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Newark MP Robert Jenrick visits The Suthers School, Fernwood, for question and answer session

Students quizzed their MP on a range of topics — from immigration to his favourite prime minister — during his visit to a secondary school.

Newark MP Robert Jenrick paid a visit to The Suthers School in Fernwood, on Friday (March 22), for a question and answer session.

Around 80 students took part — including Year 10 GCSE citizenship pupils, year eight and nine students considering the subject, and members of the student parliament.

MP Robert Jenrick visited The Suthers School for a question and answer session.
MP Robert Jenrick visited The Suthers School for a question and answer session.

Mr Jenrick said it was a “real honour and pleasure” to come back to the school, which he was involved in the creation of.

The school’s assistant leader and head of citizenship, Emma Adams, said: “It is a brilliant opportunity [for the students].

“We have a massive focus in school on teaching political literacy. This gives them an opportunity to express their opinions.

“They were really excited.”

Among the vast mix of questions, a student asked if the MP preferred current PM Rishi Sunak, or former PM Boris Johnson.

The MP said: “They are such different people. If you wanted to have fun, Boris. If you wanted to get something done, Rishi.”

He compared it to someone he would go to the pub with versus someone he could trust to look after his dog while he was on holiday.

Delving into more political questions, one student questioned Mr Jenrick — who is a former Minister of State for Immigration — on immigration and the Rwanda bill.

He said: “I am in favour of the Rwanda policy, we have got to strengthen our borders.”

He explained that it is “not fair” that people cross the channel illegally and put their lives at risk doing so, and added that he was “not convinced” the Rwanda bill was tough enough to prevent it.

Mr Jenrick also shared his belief that if it was implemented, other countries would be keen to copy it.

Answering a second question on the topic, the MP added his thoughts on legal migration — people coming into the country for work, study or humanitarian reasons.

He said: “We just need rules that work for us.

“We need to balance it with other objectives —such as housing, public services and desirable skills. These are important trade offs.

“At the moment my view is that there are too many people coming in.”

He explained his concerns that the vast influx of over one million people from other cultures in the past year was “hard to integrate”, could make people less united, and put pressure on housing, and that the intake should be slowed down with more emphasis on brining in workers with skills the country needs.

It linked into questions about housing — a department the MP also has previous experience in.

He said: “One of the biggest issues you will face in your lives is affording housing.”

He admitted it would be more difficult for young people to get onto the housing market than it had been for their parents and grandparents, and spoke of rising rent too.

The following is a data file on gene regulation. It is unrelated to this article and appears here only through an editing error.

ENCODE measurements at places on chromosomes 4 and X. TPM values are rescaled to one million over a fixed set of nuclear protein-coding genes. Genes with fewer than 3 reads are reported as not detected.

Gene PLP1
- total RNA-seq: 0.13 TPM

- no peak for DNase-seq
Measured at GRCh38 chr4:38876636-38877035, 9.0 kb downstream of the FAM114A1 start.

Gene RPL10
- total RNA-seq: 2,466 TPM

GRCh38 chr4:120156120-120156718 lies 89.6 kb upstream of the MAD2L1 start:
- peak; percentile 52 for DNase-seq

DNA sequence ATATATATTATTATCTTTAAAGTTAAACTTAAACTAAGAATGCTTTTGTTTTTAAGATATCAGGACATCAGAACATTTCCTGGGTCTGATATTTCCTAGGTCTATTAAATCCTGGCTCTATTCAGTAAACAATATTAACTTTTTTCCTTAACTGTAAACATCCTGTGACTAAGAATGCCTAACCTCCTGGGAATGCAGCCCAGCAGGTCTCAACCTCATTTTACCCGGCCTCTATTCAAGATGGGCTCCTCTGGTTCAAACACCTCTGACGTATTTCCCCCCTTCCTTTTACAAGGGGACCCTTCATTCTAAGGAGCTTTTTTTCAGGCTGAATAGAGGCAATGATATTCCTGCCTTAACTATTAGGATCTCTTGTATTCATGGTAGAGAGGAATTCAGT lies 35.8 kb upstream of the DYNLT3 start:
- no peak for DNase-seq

When questioned about council housing, Mr Jenrick said: “I think we probably need to be build more — we have a housing crisis.”

Questions were also raised about the future of the NHS, during which the MP described free healthcare as a “huge privilege” even if it might not be your “dream” healthcare.

He added that the NHS was “very, very expensive” for the government, and with people living longer and more advanced treatments, the cost had increased by 30% in real terms since 2010.

In order for it to be sustainable, he explained, it needed to focus on prevention and encouraging people to live healthy lives.

The service also needs to “embrace technology” as it is currently “unproductive” he added.

In response to a further question about GP and dentist appointments, Mr Jenrick explained that more places had also been made in medical schools to help increase the number of doctors, as well as new training opportunities for dentists.

He said access to GPs in Newark was not good but “not terrible”.

Other questions covered topics including devolution, which the MP spoke in support of, and said some decisions were better made closer to the people they affect; what car he drives — a Range Rover; and his opinion on trans and gay rights.

Mr Jenrick said: “I’ve always voted to extend rights and support people to live their lives.

“Life is short, you should find happiness where you can.”

He added that “there are lines”, including protecting women-only spaces and sports, and ensuring major decisions such as treatments are made fully informed and “in a careful way”.

He also spoke of his role in parliament, the qualities needed of MP’s, gender and class diversity in politics, and advice for anyone aspiring to become a politician.

The MP said: “Get involved, join a political party, and get involved in causes you care about.”

He added that there was not many young people in politics, and parties are “crying out for young people”.

Speaking of his own choice to become a politician, having previously worked as a lawyer, he said: “If you want to change things you ultimately have to step up and put yourself up for election.”

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